Listen to the UVA Today Radio Show report on this story:
May 14, 2009 — Precipitation remains below average for the year, but the rains of the past month and a half have substantially increased the groundwater reserves, according to a University of Virginia climatologist.
"The situation in the western half of the state, including the Charlottesville area, has improved immensely since the end of March," said climatologist Philip J. "Jerry" Stenger, the University of Virginia's climatologist. "In the eastern part of the state the levels are still far below normal."
Groundwater levels are critical because as temperatures rise, both evaporation and water demand increase; groundwater recharges the reservoirs. Underground water reserves are also vital for individual wells.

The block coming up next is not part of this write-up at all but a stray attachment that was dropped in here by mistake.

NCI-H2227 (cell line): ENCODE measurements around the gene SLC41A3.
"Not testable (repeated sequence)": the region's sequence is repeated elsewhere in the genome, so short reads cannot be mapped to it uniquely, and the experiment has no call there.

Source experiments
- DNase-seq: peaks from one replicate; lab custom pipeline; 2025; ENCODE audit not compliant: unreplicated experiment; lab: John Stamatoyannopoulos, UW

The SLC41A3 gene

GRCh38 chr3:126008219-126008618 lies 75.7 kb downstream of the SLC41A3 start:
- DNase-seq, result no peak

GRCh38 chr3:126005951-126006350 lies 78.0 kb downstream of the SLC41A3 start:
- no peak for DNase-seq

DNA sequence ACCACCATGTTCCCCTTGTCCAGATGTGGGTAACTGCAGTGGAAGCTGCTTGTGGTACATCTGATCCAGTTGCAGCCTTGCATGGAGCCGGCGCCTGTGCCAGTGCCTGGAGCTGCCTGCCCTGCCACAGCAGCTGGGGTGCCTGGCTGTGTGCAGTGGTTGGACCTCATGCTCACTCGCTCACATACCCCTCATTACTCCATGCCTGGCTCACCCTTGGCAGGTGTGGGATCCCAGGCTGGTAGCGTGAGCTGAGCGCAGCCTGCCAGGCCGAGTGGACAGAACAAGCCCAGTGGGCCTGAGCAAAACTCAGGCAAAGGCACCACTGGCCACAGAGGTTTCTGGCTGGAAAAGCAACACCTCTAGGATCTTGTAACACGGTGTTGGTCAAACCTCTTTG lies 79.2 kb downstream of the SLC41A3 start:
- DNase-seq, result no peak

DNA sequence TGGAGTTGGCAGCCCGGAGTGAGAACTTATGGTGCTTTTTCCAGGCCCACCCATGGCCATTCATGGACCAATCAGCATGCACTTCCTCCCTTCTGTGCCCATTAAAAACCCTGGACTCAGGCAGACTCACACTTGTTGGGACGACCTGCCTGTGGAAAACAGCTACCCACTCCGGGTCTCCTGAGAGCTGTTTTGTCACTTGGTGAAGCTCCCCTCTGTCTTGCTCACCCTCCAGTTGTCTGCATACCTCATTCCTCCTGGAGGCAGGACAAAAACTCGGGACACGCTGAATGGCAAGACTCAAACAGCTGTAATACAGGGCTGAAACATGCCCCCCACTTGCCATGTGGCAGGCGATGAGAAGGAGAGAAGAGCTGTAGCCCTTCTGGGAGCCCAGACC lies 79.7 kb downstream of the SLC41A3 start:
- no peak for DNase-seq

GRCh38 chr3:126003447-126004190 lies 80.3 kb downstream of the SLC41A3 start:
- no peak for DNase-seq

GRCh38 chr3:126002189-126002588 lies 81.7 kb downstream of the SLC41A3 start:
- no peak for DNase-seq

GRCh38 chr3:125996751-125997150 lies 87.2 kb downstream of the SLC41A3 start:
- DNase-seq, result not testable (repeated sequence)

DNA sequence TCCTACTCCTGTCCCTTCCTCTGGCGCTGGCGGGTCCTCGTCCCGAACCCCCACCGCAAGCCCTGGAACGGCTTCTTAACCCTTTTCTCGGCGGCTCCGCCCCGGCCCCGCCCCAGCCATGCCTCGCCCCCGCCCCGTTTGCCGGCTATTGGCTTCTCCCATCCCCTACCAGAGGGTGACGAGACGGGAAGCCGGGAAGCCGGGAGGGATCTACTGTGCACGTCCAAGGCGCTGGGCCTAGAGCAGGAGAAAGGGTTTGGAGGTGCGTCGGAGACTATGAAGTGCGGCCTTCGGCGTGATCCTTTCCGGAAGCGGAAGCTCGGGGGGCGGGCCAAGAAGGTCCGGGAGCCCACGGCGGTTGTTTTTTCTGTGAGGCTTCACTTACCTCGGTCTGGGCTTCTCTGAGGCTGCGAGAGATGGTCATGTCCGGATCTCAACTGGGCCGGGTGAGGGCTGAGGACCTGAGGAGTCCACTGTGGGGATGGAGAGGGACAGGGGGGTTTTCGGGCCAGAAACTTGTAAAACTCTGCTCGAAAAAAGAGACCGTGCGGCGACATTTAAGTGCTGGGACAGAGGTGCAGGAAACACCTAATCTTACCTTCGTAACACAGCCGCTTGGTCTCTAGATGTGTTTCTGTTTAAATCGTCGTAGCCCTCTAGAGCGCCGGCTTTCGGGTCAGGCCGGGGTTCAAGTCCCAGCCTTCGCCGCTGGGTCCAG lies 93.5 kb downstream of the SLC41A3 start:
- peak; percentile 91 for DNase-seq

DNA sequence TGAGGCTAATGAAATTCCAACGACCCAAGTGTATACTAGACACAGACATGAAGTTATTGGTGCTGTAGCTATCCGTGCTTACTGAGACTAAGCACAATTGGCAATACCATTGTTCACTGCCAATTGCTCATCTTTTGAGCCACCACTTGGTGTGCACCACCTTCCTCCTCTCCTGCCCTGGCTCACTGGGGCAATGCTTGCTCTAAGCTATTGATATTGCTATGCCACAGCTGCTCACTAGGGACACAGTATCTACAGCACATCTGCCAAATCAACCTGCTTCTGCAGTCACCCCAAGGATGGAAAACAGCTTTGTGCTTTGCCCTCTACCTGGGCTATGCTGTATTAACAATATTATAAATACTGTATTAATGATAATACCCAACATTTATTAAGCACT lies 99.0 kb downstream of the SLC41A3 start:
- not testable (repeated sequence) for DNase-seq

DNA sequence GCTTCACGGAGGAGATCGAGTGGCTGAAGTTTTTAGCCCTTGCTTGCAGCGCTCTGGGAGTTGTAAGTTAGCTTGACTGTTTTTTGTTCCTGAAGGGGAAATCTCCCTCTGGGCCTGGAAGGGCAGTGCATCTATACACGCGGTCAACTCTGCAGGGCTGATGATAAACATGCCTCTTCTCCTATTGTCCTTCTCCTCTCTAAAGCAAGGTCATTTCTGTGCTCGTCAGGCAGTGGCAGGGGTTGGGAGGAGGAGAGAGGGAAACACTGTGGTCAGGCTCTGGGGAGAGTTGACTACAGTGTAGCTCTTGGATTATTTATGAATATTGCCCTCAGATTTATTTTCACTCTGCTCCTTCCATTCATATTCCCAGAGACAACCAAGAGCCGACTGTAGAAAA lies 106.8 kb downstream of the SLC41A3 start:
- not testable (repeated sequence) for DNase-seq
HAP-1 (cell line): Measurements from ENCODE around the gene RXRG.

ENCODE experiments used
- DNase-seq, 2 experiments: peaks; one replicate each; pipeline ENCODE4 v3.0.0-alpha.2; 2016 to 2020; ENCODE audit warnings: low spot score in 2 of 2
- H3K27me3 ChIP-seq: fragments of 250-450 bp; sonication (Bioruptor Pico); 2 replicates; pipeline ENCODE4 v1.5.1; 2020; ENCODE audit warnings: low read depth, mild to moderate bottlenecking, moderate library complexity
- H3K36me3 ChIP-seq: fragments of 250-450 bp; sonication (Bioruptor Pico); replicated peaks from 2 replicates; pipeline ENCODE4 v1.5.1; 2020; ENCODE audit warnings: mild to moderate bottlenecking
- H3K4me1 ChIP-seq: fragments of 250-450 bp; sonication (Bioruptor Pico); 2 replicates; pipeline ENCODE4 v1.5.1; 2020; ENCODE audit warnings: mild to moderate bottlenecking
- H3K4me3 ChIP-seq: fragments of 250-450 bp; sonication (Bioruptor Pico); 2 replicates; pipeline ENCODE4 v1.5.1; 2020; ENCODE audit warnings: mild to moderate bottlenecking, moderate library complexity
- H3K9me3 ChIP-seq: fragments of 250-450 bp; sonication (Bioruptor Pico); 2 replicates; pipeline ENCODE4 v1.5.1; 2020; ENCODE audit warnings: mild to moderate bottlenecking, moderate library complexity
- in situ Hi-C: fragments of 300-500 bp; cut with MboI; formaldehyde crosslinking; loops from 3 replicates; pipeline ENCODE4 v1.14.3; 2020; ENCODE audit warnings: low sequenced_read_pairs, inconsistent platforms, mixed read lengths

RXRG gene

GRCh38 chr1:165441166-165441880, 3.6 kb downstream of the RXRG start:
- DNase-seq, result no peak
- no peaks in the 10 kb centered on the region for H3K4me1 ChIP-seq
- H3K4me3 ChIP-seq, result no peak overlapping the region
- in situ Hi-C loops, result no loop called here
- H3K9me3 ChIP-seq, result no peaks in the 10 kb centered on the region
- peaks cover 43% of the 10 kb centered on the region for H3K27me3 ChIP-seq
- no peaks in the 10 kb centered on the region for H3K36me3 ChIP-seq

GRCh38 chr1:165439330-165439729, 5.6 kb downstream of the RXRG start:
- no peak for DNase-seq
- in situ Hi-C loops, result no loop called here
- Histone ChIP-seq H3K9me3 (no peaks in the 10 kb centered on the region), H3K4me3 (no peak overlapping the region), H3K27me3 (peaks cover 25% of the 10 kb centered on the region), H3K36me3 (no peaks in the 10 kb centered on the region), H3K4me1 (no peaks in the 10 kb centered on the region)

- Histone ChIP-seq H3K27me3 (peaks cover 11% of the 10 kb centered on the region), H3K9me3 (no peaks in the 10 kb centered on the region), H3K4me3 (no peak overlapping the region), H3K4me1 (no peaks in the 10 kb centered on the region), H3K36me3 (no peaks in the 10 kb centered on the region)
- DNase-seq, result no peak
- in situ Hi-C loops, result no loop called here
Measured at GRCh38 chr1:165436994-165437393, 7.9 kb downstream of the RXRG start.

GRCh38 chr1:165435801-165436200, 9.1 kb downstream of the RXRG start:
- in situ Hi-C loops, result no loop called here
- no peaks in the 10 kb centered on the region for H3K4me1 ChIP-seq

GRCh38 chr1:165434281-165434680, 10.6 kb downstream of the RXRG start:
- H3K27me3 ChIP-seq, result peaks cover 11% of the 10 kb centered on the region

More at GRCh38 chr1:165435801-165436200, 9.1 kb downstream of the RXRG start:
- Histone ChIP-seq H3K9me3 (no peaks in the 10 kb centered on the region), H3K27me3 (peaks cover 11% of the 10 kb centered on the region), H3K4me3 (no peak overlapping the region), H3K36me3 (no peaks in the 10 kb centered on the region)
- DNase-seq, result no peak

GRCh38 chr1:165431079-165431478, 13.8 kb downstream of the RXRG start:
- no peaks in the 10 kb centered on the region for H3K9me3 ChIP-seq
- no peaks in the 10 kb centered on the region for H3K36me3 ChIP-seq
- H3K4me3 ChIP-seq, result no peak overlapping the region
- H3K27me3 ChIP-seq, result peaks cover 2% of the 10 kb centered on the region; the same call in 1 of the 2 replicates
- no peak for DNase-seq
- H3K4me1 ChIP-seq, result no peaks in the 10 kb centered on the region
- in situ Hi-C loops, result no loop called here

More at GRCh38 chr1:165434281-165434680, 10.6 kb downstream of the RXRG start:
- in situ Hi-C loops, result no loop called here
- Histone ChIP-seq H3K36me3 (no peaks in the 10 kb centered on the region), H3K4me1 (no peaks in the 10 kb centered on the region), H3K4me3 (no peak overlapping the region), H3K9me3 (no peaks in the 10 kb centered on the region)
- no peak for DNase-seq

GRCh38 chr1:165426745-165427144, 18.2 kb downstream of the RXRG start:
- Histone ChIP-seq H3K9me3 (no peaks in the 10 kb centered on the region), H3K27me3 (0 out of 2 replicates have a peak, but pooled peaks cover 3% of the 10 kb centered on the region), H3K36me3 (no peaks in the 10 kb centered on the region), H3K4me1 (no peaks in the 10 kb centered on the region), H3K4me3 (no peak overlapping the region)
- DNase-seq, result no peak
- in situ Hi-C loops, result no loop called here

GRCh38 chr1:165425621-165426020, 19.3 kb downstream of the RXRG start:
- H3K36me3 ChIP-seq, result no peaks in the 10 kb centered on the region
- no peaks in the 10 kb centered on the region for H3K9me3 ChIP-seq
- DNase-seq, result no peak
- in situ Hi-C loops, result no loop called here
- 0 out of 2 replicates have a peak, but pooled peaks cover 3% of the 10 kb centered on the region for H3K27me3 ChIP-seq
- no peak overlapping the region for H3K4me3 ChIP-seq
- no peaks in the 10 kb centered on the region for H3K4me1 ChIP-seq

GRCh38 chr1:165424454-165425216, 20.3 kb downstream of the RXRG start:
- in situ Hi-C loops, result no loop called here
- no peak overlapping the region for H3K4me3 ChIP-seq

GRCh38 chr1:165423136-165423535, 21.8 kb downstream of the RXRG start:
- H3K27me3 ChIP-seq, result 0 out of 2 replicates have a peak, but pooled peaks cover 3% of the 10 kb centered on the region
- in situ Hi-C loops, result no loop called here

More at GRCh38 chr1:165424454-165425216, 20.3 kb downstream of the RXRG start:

Most groundwater recharging happens during the coldweather months, when plants are dormant and water use is down. Precipitation was not far below normal levels for this winter, but there was a substantial deficit in groundwater levels to remedy.
Stenger said the area received about 3.32 inches of rain in April and has received another 3.74 inches so far in May. April's rainfall was normal compared to the long-term average for the month, and May's rains have been about double the long-term average.
"So far for 2009, we've gotten 12.84 inches of rain, which is about 80 percent of average," he said. "But the big indicator is the groundwater levels, which are normal or above average locally."
Stenger said the timing of the rain was important. It came before the growing season started in earnest, and because the temperatures have been about five degrees below normal, there was less evaporation.
Stenger said many days of rainfall came from a cold front stalled over Virginia. While that front is gone, he said it is likely that there will be heavy rain and thundershowers this weekend.
The local reservoirs were full as of Wednesday, according to the Rivanna Water and Sewer Authority.